24 May 2017

Since 2014 when the process of decentralization was included in the country’s new constitution, political decisions still do not seem to take the south into consideration. Ongoing protests show that after decades of dictatorship, citizens no longer accept being silenced.




15 May 2017

Set between an oil field and the main road connecting oil wells to the rest of the country, the El Kamour sit-in, firmly constested by the government and the media, has persisted for more than three weeks. In the days following Beji Caid Essebsi’s speech, the will of the sit-inners remains unchanged. And since the government appears determined to fulfill a dialogue of the deaf, the resistance continues to radicalize. Report.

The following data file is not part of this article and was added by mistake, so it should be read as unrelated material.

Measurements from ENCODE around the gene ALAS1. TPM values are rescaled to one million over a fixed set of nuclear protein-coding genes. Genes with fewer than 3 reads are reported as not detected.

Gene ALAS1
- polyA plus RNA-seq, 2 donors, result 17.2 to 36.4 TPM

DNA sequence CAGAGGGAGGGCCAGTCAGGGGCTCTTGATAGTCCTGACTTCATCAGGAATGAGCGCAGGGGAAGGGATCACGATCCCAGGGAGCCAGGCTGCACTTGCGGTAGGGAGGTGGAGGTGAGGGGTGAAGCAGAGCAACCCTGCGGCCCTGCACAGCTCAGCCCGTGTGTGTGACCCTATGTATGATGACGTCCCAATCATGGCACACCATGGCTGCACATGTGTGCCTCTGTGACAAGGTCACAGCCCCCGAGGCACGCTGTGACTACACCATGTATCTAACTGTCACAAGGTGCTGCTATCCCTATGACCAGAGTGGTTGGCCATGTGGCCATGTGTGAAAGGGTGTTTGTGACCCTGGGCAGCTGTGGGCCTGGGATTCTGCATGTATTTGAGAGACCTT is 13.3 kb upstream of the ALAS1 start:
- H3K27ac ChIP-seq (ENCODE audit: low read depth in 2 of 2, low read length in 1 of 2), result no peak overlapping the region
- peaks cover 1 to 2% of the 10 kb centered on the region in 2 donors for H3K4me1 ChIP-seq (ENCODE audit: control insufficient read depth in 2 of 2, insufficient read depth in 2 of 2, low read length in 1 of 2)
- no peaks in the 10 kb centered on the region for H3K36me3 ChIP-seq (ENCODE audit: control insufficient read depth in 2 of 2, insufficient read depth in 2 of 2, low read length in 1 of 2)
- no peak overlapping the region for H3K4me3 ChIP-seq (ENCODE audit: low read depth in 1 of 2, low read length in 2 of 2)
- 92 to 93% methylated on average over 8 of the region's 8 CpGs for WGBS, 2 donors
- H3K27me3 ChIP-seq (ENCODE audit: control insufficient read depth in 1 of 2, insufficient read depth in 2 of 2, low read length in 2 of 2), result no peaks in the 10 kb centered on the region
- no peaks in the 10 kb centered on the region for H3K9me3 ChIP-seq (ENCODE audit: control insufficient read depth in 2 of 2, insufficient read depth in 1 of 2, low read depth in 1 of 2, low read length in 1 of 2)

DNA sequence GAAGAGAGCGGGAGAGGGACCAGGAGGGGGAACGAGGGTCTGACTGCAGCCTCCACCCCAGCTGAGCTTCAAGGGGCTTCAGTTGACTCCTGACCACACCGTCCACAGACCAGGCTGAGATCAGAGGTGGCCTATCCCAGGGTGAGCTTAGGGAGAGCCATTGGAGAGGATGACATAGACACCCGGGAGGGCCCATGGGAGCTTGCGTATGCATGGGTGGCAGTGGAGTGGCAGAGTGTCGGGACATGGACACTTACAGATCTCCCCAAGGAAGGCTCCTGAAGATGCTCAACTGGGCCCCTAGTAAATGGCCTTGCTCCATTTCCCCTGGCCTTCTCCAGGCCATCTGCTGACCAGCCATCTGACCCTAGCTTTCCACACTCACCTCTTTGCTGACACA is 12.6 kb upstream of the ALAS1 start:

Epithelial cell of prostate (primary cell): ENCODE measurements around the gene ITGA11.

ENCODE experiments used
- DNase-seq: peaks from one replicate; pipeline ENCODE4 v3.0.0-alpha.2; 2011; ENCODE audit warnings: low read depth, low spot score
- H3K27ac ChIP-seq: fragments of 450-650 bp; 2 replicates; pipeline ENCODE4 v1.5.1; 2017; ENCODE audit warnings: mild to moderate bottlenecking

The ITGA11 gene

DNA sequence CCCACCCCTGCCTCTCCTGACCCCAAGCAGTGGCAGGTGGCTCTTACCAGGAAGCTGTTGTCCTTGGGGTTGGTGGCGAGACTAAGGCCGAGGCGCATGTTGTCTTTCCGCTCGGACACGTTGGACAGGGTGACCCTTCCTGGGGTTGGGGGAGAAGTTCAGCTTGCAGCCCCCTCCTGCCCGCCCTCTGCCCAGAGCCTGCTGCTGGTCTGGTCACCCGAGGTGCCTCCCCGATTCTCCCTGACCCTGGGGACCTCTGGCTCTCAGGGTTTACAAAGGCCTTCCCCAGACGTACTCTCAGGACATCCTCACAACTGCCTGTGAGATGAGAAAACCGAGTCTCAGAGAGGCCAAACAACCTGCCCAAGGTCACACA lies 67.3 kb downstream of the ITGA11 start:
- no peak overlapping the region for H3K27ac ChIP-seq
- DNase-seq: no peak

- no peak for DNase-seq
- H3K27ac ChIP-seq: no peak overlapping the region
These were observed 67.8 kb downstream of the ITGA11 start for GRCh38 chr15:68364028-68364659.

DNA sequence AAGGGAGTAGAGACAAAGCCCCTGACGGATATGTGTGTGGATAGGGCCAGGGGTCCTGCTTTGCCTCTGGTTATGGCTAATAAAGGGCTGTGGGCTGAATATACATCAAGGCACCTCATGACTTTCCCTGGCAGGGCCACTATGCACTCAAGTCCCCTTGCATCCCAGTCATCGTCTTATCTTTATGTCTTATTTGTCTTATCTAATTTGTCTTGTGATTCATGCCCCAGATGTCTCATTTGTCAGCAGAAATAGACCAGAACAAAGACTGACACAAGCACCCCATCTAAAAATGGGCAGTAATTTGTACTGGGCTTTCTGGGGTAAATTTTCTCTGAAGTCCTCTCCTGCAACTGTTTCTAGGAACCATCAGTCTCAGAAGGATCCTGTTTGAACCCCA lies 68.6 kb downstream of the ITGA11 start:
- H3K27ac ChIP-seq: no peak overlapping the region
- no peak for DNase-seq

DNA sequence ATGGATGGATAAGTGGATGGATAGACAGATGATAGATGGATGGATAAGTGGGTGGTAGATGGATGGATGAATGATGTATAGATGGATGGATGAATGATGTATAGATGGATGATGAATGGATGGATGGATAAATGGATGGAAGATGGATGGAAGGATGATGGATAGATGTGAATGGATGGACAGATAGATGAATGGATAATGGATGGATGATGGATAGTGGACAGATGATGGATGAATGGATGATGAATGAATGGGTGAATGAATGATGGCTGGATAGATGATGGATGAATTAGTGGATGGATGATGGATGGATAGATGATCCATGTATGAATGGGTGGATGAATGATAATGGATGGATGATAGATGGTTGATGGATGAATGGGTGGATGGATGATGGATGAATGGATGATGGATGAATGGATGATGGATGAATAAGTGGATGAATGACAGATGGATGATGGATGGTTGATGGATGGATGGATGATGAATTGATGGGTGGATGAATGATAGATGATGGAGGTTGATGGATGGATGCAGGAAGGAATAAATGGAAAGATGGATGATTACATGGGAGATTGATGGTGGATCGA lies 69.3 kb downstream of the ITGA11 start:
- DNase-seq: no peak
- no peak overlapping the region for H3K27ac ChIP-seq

04 May 2017

Nawaat condemns the harassment of its editorial team’s director as well as the manifest intention of authorities to attack its journalists. We consider these shameful proceedings as a serious threat against the freedom of expression and the right to organize. We pledge to our readers and to the public opinion to never give in to pressures and intimidation. Nawaat resisted the repression of dictatorship and will resist still more under the protection of the Tunisian Consitution, ratified international conventions, laws, and above all, the Tunisian courts. It is under the protection of these same courts that we will continue to publish leaks, including those from the Presidency of the Republic, if the occasion presents itself.


04 May 2017